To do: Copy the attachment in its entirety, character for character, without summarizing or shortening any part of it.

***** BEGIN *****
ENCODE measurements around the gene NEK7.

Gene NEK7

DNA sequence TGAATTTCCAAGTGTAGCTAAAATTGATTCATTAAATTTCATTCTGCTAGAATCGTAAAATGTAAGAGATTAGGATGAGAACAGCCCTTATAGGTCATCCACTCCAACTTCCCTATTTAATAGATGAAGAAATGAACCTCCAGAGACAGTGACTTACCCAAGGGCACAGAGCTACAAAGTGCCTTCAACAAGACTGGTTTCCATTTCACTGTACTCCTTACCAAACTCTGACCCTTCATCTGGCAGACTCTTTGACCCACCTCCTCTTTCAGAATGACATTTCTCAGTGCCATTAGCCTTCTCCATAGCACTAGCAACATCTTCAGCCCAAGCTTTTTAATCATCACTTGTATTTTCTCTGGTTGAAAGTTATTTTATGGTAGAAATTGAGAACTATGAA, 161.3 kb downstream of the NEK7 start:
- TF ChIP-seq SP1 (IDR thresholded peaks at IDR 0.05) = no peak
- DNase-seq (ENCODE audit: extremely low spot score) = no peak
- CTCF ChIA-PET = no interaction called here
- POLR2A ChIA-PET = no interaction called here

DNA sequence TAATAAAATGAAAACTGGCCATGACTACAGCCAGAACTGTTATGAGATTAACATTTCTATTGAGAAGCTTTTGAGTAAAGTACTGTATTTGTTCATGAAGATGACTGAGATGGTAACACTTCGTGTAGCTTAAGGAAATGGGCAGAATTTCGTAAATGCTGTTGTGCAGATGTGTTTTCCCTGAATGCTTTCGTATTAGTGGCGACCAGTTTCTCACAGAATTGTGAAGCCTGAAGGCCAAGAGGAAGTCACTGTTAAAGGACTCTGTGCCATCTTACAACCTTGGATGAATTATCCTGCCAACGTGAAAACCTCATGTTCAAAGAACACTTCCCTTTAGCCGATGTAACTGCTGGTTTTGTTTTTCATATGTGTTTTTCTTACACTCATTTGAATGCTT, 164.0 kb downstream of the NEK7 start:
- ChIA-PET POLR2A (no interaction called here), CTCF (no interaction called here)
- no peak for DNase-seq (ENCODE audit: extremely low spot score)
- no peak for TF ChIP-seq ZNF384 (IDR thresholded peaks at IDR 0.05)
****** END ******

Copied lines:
ENCODE measurements around the gene NEK7.

Gene NEK7

DNA sequence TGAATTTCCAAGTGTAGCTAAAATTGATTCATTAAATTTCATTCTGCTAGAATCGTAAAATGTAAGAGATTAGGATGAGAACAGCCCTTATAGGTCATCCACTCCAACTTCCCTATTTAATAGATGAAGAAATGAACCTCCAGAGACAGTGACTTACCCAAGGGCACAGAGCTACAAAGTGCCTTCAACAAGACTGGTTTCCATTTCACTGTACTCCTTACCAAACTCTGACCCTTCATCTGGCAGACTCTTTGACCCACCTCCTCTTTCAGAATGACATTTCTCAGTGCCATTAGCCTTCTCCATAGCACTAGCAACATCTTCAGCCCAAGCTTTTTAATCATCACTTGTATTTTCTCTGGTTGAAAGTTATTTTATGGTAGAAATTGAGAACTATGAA, 161.3 kb downstream of the NEK7 start:
- TF ChIP-seq SP1 (IDR thresholded peaks at IDR 0.05) = no peak
- DNase-seq (ENCODE audit: extremely low spot score) = no peak
- CTCF ChIA-PET = no interaction called here
- POLR2A ChIA-PET = no interaction called here

DNA sequence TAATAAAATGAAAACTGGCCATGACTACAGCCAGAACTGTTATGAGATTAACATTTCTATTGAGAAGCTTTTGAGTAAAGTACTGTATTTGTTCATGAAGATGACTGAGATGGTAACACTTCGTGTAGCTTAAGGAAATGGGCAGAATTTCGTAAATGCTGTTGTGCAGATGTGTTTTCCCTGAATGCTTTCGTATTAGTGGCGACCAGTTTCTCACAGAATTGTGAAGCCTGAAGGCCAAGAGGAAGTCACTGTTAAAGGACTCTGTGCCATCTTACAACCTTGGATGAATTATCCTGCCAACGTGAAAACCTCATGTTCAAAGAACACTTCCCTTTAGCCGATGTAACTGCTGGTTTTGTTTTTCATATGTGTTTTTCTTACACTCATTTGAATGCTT, 164.0 kb downstream of the NEK7 start:
- ChIA-PET POLR2A (no interaction called here), CTCF (no interaction called here)
- no peak for DNase-seq (ENCODE audit: extremely low spot score)
- no peak for TF ChIP-seq ZNF384 (IDR thresholded peaks at IDR 0.05)